|Subject: RT: Jakarta responsible for Dili killings -
Date: Sat, 24 Apr 1999 10:17:55 -0400
From: "John M. Miller" <email@example.com>
Received from Joyo:
April 17, 9:42 p.m. ET
Jakarta responsible for Dili killings - Australia
SYDNEY, April 18 (Reuters) - Australian Prime Minister John Howard said on Sunday the Indonesian government was responsible for the increasing violence in East Timor following the latest reports of killings in Dili.
``I am very concerned at the way in which the situation has deteriorated and the Indonesian government cannot escape responsibility for at least some of that, if not all of it,'' Howard said in an interview on Australian television.
Hundreds of pro-Jakarta militiamen went on a rampage in the capital of East Timor on Saturday, injuring scores of people and torching several vehicles and houses.
A leading pro-independence activist Manuel Carascalao told Reuters his teenage son and several other people were killed when his house in Dili was attacked.
Howard said he would be contacting Indonesian President B.J. Habibie to express Australia's ``deep concern'' at the Dili killings and ``growing evidence'' Indonesian troops have failed to prevent the killings by pro-Jakarta militiamen.
``You would have to wonder whether these pro-integration militiamen are not getting some kind of permissive response from the Indonesian army,'' Howard told Channel Nine's Sunday programme.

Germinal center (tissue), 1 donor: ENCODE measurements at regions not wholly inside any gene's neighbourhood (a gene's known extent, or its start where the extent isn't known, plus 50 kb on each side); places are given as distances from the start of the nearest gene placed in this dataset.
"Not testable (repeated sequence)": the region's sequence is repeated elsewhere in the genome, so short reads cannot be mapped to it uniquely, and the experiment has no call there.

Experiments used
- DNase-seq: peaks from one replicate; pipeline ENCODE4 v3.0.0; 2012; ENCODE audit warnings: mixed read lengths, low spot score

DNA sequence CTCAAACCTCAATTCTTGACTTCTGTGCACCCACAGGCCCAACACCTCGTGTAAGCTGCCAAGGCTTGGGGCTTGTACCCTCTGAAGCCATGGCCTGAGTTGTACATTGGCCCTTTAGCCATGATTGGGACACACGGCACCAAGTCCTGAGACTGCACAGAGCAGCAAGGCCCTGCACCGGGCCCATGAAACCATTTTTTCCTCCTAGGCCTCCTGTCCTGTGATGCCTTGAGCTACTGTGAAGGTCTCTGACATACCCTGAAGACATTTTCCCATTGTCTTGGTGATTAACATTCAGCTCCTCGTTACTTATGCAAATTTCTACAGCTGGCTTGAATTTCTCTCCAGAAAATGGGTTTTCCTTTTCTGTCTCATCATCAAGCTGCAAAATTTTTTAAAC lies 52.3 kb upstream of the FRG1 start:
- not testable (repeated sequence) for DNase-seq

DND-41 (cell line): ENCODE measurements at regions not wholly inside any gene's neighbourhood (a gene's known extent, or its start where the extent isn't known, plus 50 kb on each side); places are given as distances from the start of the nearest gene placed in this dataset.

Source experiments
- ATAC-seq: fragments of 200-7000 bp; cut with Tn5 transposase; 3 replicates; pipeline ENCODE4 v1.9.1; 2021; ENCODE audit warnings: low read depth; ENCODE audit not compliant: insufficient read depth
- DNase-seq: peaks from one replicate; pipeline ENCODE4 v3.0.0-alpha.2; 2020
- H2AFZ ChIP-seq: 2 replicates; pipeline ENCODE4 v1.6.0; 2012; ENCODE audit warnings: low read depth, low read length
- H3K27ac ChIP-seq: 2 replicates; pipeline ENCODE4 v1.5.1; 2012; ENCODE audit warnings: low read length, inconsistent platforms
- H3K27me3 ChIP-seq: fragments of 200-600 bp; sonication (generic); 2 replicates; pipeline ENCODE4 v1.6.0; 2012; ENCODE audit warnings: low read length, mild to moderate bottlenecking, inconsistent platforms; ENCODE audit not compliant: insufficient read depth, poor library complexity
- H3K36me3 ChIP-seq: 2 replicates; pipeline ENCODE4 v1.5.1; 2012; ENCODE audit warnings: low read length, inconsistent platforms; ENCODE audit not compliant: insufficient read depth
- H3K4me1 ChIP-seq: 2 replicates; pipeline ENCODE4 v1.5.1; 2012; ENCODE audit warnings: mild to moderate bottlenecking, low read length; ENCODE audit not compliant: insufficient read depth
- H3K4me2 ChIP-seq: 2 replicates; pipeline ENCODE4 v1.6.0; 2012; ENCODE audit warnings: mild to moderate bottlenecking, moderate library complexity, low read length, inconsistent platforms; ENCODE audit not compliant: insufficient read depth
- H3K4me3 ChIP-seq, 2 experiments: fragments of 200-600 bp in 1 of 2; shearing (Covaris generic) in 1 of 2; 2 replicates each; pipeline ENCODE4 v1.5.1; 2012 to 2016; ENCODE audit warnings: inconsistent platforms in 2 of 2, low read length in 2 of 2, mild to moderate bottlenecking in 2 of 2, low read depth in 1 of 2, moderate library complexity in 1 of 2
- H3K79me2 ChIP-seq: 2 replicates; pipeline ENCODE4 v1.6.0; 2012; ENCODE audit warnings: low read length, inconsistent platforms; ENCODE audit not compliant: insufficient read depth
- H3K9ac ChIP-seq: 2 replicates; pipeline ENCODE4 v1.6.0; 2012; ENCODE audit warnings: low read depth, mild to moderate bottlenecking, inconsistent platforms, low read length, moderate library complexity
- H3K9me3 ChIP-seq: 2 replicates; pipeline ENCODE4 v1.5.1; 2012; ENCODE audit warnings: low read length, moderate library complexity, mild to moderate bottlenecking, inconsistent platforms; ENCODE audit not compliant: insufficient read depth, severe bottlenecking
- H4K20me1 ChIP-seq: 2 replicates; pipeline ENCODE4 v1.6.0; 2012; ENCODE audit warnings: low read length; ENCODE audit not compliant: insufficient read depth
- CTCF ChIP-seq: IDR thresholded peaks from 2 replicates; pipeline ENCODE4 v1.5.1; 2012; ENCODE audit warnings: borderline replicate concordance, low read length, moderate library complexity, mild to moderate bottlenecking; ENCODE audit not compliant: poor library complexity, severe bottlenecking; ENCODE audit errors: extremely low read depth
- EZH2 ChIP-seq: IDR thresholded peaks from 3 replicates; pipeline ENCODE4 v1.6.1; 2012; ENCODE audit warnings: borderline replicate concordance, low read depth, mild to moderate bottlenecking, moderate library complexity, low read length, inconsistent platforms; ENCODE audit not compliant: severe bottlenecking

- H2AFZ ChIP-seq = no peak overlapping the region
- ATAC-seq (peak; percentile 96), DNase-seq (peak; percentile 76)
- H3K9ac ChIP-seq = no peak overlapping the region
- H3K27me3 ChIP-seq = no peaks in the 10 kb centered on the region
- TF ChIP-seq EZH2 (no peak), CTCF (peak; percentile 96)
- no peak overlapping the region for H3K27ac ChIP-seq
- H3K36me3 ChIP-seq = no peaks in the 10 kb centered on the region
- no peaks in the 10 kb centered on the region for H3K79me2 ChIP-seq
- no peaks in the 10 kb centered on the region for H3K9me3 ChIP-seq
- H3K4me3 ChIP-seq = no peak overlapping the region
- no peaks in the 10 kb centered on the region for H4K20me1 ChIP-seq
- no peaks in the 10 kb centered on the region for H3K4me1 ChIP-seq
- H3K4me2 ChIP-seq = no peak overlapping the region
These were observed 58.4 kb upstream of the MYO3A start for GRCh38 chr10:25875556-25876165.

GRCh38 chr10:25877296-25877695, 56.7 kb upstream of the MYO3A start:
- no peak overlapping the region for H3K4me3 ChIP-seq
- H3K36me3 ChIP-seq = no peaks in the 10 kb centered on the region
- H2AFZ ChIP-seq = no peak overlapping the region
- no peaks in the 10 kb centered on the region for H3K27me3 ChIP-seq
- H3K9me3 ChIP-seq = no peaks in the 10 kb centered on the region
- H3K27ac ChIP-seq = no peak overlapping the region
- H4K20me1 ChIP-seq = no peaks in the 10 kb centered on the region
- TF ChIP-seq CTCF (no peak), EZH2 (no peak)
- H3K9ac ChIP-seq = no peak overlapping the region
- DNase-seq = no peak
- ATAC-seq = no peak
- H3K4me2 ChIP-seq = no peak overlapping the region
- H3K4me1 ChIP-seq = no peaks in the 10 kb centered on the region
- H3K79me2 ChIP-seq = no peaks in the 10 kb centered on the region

``The rest of the world will expect the Indonesian army to show discipline and restraint and to promote stability and cooperation in East Timor,'' Howard said.
``Now the complete opposite of stability and cooperation is occuring at the moment, and it is of huge and immediate concern for the Australian government because this is a country on our doorstep,'' he said.
Howard said the increased violence was threatening the U.N.-sponsored autonomy ballot in East Timor scheduled for July.
``Its harder to see it being credible,'' said Howard, but added it would be unsatisfactory to postpone the ballot.
Indonesia invaded East Timor in 1975 and annexed it the following year, a move not recognised by the United Nations.
After a 23-year guerrilla war for independence, in January Jakarta offered East Timor a vote on autonomy or independence, but since the offer the territory has been racked by violence between pro-independence and pro-integration forces.